The UN financing and funding landscape has changed rapidly. We cannot rely on ODA (Official Development Assistance) funding alone to tackle the crisis at hand with more than 100 million people forcibly displaced globally. Nearly one percent of the world’s population is displaced or, to put it differently, one in every 100 people has fled their home to find safety elsewhere. Those are staggering numbers if you think that in 2001, the number of displaced persons was less than 20 million. We need to find new ways to scale up quality funding. Our office is responsible to establish the legal basis for it. And this can be a complex process. Our statutes were set up with a traditional financing model in place. But what if this model is not viable anymore? How do you use the existing legal frameworks and create innovative ways of revenue? According to the recent Global Compact on Refugees, UNHCR is seen as the main catalyst of refugee assistance programs.

‘Nearly one percent of the world’s population is displaced or, to put it differently, one in every 100 people has fled their home to find safety elsewhere. That are staggering numbers if you think that in 2001, the number of displaced persons was less than 20 million’.

Our relationship with the World Bank has been very important in this regard and we continue to strengthen it through various new working streams. Let me give an example of innovative funding, since now we have a range of development actors and international financial institutions who fund refugee-assistance programmes. We have been, for example, facilitating the involvement of refugees in World Bank and other surveys, and addressing data protection questions of displaced people, refugees and asylum seekers. Another example of innovative financing is the Refugee Environmental Protection Fund. Through this Fund, funds that go into green energy refugee programmes will be monetised and turned into carbon credit. The funds would go back to the Refugee Environmental Fund to create a larger fund for more green activities. And lastly, the Global clean cooking program in Bangladesh where carbon credits bring livelihoods and protect the environment.

Related to the new challenges around financing, continuous pressure on ODA funding had direct implications on contractual modalities of UN staff. More UN staff are on temporary contracts. How is UNHCR adapting to the new environment?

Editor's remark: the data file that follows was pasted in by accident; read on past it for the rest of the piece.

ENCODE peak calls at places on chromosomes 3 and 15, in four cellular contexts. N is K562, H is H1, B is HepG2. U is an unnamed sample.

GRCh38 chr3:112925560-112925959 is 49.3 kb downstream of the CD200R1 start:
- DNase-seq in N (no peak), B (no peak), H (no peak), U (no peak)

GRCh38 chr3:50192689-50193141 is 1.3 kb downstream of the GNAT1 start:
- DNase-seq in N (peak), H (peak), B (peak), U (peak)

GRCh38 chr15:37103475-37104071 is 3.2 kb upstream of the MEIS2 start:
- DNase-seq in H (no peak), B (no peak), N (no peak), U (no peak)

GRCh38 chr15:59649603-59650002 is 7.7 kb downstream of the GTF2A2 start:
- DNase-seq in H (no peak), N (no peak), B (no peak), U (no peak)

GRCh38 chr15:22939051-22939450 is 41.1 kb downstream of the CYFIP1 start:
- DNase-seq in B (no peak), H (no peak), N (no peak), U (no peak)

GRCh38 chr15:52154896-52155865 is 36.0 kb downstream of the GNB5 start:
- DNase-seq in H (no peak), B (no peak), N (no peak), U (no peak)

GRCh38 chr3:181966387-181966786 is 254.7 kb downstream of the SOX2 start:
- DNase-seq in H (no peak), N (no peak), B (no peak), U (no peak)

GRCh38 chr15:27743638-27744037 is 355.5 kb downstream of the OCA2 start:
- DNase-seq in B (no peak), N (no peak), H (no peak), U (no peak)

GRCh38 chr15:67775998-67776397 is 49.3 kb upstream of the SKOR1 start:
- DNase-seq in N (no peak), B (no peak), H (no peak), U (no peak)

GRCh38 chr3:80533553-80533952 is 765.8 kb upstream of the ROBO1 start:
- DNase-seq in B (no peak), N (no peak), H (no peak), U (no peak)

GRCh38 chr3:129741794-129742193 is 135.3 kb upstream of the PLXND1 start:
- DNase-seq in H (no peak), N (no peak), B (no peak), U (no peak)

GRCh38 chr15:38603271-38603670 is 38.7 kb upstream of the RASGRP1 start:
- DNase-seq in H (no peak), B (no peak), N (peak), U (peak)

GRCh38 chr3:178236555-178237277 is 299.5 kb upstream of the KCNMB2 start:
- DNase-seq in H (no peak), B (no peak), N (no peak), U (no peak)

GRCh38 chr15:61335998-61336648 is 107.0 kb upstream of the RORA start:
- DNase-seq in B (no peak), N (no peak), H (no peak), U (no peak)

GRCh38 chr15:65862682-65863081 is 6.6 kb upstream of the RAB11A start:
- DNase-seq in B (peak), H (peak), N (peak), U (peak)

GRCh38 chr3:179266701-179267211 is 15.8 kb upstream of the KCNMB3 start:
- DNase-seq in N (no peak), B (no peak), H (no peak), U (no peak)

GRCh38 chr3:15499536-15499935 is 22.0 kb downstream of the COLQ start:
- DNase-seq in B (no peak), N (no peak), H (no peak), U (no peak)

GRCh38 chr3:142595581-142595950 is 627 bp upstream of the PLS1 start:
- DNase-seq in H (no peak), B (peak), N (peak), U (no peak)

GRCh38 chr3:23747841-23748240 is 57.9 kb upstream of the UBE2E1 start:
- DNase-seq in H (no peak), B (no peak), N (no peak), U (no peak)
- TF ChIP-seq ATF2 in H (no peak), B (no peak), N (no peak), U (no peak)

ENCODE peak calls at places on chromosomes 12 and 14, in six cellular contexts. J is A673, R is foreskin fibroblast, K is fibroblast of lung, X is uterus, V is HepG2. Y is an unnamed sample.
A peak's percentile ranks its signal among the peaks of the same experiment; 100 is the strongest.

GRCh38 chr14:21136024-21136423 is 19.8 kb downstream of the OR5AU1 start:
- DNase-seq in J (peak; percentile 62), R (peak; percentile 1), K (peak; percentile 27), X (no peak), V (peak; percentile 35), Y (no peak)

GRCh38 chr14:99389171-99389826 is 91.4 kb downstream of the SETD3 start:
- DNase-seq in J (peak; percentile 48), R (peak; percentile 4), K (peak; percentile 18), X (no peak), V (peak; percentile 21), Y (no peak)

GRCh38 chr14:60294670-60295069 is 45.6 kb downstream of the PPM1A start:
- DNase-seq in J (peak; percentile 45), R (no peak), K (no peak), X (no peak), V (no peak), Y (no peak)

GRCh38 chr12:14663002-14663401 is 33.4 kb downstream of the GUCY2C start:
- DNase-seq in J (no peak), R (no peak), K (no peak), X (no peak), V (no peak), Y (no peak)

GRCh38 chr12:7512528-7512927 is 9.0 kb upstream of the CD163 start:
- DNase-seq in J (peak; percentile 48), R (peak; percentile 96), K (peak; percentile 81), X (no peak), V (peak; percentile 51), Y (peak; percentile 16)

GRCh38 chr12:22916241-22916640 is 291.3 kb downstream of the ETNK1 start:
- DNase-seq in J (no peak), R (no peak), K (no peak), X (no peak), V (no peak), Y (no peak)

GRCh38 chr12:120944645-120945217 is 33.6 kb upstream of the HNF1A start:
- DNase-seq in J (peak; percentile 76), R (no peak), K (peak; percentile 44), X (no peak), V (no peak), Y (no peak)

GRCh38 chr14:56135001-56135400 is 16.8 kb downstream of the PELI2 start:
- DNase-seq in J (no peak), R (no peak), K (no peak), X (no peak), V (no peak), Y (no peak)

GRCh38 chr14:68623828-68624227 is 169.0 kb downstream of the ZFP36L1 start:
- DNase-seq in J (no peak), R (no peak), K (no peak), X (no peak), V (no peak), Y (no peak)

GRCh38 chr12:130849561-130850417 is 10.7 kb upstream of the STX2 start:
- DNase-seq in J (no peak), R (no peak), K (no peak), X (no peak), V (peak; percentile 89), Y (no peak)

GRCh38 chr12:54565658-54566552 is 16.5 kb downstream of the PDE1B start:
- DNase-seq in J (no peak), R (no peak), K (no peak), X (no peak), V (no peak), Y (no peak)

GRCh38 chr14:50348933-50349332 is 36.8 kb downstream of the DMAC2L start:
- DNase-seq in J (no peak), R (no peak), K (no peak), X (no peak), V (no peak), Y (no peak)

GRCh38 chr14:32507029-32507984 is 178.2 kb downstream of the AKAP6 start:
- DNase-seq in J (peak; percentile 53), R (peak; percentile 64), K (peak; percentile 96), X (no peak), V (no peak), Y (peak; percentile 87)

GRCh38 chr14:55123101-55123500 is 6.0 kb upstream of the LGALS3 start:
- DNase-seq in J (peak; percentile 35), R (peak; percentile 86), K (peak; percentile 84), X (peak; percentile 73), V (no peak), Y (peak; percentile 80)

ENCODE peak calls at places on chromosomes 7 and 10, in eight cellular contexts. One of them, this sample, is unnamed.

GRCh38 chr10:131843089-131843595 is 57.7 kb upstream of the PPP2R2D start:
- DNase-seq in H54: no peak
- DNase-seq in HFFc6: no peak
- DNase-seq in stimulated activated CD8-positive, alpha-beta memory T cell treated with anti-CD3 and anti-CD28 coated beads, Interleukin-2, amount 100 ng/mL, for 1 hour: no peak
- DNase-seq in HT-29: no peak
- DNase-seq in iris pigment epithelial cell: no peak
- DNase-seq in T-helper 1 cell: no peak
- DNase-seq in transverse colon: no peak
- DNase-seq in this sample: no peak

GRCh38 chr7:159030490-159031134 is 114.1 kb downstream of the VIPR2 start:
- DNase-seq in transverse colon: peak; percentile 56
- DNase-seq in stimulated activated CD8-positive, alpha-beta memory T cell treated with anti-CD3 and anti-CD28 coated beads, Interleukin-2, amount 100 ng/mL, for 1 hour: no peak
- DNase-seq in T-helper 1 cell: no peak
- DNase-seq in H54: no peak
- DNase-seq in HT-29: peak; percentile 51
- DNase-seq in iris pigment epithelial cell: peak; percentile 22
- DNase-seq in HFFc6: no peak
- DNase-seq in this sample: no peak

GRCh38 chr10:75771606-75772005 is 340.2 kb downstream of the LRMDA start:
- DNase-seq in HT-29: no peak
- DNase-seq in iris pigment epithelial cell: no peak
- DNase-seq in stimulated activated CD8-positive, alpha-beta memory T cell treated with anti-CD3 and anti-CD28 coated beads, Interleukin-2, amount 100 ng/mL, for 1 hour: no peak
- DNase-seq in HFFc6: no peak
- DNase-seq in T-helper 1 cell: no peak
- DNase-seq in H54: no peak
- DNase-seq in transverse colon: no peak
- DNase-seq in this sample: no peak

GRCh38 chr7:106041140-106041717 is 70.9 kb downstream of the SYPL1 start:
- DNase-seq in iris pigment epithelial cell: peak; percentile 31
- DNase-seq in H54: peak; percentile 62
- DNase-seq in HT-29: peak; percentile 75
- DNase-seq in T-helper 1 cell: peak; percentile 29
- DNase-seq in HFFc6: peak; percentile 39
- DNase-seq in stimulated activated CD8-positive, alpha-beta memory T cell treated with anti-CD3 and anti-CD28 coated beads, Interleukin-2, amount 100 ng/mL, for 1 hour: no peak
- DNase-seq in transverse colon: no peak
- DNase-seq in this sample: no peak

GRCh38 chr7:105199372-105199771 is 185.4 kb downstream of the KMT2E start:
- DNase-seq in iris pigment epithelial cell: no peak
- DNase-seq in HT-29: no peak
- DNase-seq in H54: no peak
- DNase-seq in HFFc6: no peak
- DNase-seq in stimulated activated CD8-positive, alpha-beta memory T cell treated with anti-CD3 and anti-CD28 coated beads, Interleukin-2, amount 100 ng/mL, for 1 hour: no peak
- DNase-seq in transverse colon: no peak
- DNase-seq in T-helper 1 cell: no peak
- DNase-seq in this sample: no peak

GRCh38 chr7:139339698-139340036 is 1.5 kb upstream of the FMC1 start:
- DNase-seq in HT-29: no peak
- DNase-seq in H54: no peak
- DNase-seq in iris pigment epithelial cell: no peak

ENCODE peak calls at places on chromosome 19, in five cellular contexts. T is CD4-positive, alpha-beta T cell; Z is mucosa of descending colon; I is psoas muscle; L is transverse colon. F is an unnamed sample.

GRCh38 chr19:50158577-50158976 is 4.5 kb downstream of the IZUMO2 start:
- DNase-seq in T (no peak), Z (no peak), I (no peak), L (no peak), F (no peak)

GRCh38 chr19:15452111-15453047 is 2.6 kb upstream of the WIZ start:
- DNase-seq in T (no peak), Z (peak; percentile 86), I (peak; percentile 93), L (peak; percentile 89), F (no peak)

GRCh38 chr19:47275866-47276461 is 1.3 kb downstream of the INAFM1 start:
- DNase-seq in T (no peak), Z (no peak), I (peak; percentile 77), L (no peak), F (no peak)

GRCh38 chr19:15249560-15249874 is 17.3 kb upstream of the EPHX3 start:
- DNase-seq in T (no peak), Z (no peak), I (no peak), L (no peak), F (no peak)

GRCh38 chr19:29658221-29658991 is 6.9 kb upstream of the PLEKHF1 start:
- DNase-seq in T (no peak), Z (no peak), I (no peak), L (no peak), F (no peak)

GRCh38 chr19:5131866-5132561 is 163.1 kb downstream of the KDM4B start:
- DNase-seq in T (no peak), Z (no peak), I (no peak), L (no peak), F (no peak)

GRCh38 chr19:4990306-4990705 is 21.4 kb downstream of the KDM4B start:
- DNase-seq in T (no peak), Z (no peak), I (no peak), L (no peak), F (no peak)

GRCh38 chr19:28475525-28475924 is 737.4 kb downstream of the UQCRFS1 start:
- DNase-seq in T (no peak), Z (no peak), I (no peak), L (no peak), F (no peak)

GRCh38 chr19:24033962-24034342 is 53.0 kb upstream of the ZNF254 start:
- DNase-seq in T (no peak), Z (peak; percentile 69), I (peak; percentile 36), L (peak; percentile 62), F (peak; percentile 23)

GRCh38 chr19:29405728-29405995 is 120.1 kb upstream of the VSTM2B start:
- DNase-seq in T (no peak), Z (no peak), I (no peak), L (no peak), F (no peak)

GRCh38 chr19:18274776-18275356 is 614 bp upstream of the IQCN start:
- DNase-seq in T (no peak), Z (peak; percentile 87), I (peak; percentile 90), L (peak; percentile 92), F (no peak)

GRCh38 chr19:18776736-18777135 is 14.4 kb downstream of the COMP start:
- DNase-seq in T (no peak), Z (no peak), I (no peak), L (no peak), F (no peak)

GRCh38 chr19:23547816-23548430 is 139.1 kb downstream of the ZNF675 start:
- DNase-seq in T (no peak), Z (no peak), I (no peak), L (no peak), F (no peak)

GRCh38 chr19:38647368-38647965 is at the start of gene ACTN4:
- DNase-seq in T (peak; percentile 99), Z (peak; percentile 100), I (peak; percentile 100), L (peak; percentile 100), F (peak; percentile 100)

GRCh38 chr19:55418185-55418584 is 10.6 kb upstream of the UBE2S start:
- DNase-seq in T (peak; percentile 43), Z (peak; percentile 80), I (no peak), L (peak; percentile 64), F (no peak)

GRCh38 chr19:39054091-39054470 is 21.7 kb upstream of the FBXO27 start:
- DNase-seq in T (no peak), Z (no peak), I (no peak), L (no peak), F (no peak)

We need to change the narrative. To overcome this at UNHCR we do not refer to our workforce as ‘staff’ or ‘non-staff’ and we are now enabling equal access to learning and training services both for short-term and long-term contracts and enabling access to training materials in Spanish and French. Virtual onboarding and learning have also accelerated the way we work. We are all colleagues serving refugees together. Fair treatment is critical, and we try to treat all employees in a fully inclusive way.

‘The UN is a very rewarding place, but you need to have determination and patience. The things that make the UN great are the same time things that make it a bit frustrating. There are a lot of rules and complexities, so you will need patience, good timing and the right team that pushes you forward’.

The average age at the UN is 46. Generation Z makes up 58% of working age population, but its share in the UN is 0.1% systemwide. What changes do you see with the younger workforce coming in with new ideas and qualifications? Looking back at your own career, what is your advice for a young person pursuing a career at the UN?

 It helps that we have a clear mission and mandate, and people join us to be part of the mandate. We make sure that everyone’s contribution is welcomed. I think the young generation’s speaking up culture is important and impactful embracing diversity and inclusion. The UN has been rising to the challenges to talk about difficult topics by bringing together colleagues with diverse backgrounds at a workshop for innovative ideas. This was a great way to discuss difficult topics and to give youth a platform to bring their ideas forward.

As for my advice for young professionals: Choose an organisation based on what matters for you. If you do that then you will be highly motivated. [It] drives everything. Check carefully what your motivations and values are and, on this basis, choose the entity that you want to work for. If you choose the humanitarian community, you can get a chance to work with colleagues who are really passionate about what they do and get a chance to make a difference in people’s lives.

The UN is a very rewarding place, but you need to have determination and patience. The things that make the UN great are the same time things that make it a bit frustrating. There are a lot of rules and complexities, so you will need patience, good timing and the right team that pushes you forward. That’s where determination and knowledge come in. Expect bureaucracy, embrace it and make it work for you. Be clear eyed of your expectations of where you are going to work, as with everything, nothing happens overnight.

Veronika Tywuschik-Sohlström By Veronika Tywuschik-Sohlström

Veronika Tywuschik-Sohlström used to work as Programme Manager at the Foundation, covering the financing, form and functions of the UN development system, and UN leadership.